This morning I was suddenly aware of a noisy disturbance just outside my office window. I looked up to see three Red Wattlebirds locked in a furious battle in the garden bed. In fact, I thought at first it was only two fighting each other. As I reached for my camera, they flew off, and I saw that there had been three birds fighting.
What caused this kerfuffle? I have no idea. As they flew off two of them were aggressively chasing the third one. The battle may well have continued elsewhere.
We recently had a weekend in Victor Harbor on the south coast of South Australia. We stayed in our caravan with a group of friends in their caravans. While sitting around talking at one stage a juvenile Australian Magpie came hopping around our feet, begging for food from the adults nearby. They were looking for any scraps of food that may have fallen from our picnic tables.
A little later this young bird flew in and landed on the annex of our friend’s caravan about 3 metres from where I was sitting. If you look closely at the photo above you can just see the corner of the annex. The bird looked at me, noticed that a camera didn’t look very tasty, and flew off.
We recently spent a few days in Victor Harbor on the south coast of South Australia. We stayed in the caravan park close to the beach. The park boasts many fine mature trees, including some eucalyptus trees which were heavy in flower. The local Rainbow Lorikeets were flocking in large numbers to feed on the nectar in the flowers, making a constant racket as they fed. During the day this was not much of a problem, though it did get on the nerves a little as it went on hour after hour.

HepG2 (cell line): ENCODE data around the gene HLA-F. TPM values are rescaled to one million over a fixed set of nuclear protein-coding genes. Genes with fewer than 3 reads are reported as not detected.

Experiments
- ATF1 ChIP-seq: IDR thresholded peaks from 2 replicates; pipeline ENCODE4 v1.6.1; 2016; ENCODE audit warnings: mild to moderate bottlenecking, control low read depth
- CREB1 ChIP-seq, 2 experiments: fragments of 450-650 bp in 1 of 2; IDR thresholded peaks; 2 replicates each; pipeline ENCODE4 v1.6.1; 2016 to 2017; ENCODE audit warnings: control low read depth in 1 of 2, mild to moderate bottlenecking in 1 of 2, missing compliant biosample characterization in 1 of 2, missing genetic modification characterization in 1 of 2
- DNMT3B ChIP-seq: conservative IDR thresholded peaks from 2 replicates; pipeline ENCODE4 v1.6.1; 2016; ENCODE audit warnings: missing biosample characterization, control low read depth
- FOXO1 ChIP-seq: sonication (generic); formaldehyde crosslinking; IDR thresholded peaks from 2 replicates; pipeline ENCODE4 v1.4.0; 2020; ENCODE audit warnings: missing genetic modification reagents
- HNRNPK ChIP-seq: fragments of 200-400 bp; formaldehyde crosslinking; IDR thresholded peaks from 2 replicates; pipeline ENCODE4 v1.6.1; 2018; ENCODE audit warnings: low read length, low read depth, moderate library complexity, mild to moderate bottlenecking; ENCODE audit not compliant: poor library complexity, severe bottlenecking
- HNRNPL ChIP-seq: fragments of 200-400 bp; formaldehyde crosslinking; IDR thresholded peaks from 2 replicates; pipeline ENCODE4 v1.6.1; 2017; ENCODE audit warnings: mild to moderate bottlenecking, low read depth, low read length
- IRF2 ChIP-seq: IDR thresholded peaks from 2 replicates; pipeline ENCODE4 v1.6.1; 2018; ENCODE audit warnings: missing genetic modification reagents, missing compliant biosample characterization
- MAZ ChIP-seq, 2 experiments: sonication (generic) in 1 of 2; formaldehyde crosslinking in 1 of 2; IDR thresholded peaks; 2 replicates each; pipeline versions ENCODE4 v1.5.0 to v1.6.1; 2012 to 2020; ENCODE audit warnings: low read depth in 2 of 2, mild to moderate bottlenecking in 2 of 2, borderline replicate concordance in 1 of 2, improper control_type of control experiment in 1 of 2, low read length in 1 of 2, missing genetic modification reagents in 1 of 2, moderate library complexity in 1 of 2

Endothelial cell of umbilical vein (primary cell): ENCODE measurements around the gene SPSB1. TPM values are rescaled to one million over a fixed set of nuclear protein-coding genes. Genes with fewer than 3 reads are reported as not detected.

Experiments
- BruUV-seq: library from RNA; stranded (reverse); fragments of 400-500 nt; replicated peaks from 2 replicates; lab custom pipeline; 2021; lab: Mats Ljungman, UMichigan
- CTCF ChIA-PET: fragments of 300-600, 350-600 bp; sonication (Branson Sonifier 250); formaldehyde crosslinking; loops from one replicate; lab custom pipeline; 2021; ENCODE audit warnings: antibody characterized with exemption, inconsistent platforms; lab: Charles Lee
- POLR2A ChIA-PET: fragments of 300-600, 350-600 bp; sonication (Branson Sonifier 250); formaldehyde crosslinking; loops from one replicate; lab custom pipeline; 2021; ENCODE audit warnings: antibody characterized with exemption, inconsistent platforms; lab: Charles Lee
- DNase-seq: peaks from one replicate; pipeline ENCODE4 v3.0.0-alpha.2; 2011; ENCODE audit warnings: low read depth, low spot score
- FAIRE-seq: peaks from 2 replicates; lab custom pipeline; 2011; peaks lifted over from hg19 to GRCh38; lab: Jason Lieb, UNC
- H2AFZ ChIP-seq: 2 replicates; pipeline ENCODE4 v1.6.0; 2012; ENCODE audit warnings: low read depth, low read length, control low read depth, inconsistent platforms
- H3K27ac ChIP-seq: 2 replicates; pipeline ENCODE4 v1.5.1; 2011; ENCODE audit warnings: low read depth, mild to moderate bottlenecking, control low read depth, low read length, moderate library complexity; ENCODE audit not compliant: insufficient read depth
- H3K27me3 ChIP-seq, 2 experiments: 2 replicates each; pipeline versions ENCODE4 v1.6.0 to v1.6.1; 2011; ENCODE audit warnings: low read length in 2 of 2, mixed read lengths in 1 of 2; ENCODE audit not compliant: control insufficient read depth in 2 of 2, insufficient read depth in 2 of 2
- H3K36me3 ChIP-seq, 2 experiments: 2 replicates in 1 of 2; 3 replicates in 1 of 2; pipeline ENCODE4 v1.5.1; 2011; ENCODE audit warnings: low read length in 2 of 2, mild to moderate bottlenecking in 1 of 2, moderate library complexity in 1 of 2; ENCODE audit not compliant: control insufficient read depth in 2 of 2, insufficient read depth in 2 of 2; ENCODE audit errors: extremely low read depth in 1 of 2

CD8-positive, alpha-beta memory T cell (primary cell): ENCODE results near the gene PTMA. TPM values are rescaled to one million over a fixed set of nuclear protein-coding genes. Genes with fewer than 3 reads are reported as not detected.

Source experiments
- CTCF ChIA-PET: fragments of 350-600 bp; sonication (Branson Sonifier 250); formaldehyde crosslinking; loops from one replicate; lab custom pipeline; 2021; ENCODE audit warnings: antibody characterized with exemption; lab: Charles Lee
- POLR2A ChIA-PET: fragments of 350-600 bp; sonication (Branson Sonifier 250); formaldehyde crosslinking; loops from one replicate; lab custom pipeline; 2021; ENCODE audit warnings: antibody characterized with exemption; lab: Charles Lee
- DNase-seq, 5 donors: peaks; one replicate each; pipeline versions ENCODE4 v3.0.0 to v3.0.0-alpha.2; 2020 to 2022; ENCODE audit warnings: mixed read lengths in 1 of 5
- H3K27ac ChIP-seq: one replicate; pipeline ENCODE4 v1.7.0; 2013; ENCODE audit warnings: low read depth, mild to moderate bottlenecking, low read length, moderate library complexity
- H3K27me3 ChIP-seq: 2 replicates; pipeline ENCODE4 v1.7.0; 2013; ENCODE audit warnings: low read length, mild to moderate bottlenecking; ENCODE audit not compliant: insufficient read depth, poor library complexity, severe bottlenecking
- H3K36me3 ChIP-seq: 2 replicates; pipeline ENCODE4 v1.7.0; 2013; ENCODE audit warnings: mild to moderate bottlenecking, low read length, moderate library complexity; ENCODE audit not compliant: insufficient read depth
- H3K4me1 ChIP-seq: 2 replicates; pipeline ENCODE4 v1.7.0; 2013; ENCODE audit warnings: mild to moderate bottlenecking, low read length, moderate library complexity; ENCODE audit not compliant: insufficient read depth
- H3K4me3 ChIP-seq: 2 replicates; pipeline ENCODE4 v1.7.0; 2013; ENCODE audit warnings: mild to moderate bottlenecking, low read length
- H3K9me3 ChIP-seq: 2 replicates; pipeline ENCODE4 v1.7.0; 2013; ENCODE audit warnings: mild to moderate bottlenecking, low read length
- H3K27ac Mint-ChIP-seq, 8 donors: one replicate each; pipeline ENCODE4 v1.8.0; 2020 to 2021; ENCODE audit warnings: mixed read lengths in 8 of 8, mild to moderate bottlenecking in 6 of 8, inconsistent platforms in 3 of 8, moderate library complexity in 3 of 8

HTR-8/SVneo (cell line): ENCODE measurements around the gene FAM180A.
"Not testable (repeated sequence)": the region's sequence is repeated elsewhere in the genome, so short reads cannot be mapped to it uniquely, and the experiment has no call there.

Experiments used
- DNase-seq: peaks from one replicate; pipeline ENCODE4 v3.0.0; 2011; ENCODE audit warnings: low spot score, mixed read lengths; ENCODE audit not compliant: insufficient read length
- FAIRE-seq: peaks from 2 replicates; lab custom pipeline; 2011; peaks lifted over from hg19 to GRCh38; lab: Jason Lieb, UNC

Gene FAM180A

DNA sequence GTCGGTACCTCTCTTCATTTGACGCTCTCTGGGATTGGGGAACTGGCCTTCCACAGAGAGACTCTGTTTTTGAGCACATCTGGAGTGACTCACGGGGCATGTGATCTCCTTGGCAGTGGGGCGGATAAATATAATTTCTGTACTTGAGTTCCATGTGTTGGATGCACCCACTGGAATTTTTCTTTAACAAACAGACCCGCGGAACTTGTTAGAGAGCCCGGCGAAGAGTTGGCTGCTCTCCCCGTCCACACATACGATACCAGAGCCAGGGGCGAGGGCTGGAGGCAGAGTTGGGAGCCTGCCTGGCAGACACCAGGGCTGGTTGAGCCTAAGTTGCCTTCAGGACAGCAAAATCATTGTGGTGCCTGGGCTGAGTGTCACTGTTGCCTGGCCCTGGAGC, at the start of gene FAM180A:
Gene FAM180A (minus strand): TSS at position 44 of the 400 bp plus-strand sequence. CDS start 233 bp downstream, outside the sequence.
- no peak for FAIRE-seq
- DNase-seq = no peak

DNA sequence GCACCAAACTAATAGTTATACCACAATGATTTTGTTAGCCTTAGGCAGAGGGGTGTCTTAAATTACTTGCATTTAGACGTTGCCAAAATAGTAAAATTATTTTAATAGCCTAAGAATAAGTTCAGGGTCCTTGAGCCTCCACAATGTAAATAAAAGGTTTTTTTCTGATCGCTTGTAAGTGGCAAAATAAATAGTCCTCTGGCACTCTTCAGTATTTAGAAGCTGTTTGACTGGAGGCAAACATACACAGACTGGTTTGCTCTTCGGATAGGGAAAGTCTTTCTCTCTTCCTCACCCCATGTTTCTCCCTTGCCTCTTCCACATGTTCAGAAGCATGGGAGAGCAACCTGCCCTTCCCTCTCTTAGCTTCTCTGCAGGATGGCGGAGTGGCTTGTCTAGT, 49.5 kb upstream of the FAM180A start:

The main problem came at first light, just when one is trying to get that last few minutes of sleep. A Rainbow Lorikeet screeching to his friends a few metres above your caravan is an unsettling alarm clock.
A few days ago I took a series of photos of one of the Crested Pigeons resident in our garden. This bird was sitting in one of our bird baths. Normally they just sit on the edge and take a short drink, but this one must have felt the need to sit in the water. I don’t think there was much water in it, but it still looked rather comical.
Subsequent photos show the bird in various poses before it decided to fly off.
Crested Terns are found in abundant numbers around the coast of Australia. They are one of our common terns and can gather in large numbers on beaches, islands, rocky outcrops, estuaries, tidal rivers and sometimes even some way inland along rivers.
They breed in large colonies, often on off shore islands. Their nest is a scrape in the sand or on rock.
In the photo above there is a single Australian Wood Duck perching on the rock on the far left hand side.